Support Your Raptors

A less perilous perch.

Majestic desert birds are some of the Tucson area’s most important (and cool-looking, let’s be honest) wildlife. They’re also pretty adaptable. When our growing city encroached on their natural habitat, local raptors took advantage of abundant small prey and water in urban areas and began using utility poles as vantage points for perching, hunting and socializing. But this viewpoint can prove fatal when these large birds make contact with dangerous electrical equipment.

The bird guard squad

For more than 15 years, TEP has teamed up with the University of Arizona and Arizona Game & Fish Department to develop creative ways to keep birds safe while also affording them the nesting locations they need.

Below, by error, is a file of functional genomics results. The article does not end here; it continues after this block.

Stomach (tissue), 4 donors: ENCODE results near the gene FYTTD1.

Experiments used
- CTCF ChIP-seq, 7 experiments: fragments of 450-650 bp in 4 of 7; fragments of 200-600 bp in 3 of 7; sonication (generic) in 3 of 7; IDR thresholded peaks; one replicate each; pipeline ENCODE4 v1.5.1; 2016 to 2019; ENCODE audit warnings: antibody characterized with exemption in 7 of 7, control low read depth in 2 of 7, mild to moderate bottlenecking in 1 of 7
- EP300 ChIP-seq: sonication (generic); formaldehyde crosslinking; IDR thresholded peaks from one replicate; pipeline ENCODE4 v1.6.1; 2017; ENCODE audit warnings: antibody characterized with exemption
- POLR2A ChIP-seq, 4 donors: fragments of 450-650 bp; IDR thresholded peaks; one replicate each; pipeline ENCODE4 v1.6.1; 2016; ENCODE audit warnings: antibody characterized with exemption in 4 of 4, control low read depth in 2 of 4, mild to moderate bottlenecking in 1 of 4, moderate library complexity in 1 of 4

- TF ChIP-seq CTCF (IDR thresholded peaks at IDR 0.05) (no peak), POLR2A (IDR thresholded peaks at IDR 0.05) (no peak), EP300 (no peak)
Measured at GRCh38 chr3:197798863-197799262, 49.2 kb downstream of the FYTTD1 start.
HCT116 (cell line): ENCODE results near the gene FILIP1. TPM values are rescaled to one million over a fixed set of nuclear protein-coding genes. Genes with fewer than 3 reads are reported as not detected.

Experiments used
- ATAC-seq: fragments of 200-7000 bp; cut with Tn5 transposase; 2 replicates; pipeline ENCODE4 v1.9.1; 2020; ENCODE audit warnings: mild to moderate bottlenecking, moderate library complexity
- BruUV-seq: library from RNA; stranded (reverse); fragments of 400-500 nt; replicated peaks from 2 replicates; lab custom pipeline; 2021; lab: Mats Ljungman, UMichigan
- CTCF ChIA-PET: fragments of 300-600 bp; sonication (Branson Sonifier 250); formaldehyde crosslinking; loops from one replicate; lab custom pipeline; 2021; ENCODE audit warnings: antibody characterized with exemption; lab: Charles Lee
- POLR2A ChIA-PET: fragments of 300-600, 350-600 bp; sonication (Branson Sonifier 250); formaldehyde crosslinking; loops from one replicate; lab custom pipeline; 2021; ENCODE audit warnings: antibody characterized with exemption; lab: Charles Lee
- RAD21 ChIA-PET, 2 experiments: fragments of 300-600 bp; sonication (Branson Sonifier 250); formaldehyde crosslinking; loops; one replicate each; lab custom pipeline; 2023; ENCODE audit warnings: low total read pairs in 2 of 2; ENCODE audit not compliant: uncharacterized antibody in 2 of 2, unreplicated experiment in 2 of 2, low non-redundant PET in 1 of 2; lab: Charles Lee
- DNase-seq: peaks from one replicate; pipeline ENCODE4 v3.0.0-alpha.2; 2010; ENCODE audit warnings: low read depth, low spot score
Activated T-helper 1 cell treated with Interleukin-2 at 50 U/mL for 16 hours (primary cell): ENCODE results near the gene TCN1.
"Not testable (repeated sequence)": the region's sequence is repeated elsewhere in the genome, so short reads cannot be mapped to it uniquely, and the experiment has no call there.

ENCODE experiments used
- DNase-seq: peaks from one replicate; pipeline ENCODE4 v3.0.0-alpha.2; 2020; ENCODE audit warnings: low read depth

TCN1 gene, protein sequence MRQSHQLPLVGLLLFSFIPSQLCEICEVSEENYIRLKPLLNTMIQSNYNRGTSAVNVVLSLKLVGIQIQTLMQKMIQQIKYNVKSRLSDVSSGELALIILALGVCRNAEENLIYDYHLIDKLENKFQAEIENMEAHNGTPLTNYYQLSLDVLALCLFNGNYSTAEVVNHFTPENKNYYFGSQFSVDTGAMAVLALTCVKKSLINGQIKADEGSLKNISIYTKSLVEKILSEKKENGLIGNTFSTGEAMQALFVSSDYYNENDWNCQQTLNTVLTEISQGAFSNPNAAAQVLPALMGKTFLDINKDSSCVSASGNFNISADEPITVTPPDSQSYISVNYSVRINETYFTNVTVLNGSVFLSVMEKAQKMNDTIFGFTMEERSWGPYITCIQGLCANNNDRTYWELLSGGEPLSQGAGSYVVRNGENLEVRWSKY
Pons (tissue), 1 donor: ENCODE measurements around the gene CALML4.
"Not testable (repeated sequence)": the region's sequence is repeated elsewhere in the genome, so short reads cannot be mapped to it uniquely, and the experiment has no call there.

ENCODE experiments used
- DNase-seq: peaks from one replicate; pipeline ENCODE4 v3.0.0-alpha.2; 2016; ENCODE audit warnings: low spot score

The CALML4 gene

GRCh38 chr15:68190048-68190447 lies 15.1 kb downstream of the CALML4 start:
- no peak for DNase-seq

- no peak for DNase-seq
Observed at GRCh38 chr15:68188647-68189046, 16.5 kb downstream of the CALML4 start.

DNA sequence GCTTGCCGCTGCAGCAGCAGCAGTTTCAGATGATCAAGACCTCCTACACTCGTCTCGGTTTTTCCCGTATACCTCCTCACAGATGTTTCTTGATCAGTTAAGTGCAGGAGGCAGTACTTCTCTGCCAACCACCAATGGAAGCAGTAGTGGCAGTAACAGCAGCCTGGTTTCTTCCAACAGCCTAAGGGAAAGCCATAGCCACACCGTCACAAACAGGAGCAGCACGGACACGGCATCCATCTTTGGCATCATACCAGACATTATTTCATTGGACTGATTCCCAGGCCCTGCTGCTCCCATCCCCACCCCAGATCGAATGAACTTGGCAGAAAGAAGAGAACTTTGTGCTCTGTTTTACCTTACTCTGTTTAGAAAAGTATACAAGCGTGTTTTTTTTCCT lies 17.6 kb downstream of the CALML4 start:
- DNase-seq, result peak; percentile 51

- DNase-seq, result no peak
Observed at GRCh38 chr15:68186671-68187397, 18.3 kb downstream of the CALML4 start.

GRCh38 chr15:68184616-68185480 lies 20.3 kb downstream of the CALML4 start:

UA researchers have learned that raptors are at the highest risk when their nests are within 300 meters of energized equipment. Our effort to install state-of-the-art bird guards on equipment within this proximity has led to a dramatic reduction in avian electrocutions.

On the lookout

Keeping up with raptors isn’t always easy. While they prefer to use the same nest year after year, they’re sometimes forced to move if their nests are destroyed or invaded by another, larger bird. When that happens, TEP relies on UA graduate students and local residents to report the location of the new nests so we can install bird guard protections on nearby facilities. In rare cases when raptors build nests directly on our facilities, we work with Arizona Game & Fish employees to relocate those nests onto platforms built in safer locations.

UA research and annual audits show that TEP’s raptor protection program is making a real difference for the health of our local raptor population. But every nesting season brings birds into proximity of TEP facilities that may need bird-guarding.

So please, if you see evidence of a raptor nesting on or near unprotected utility

Harri's Hawk Harris' Hawk
Great Horned Owl Great Horned Owl
Red Tailed Hawk Red-Tailed Hawk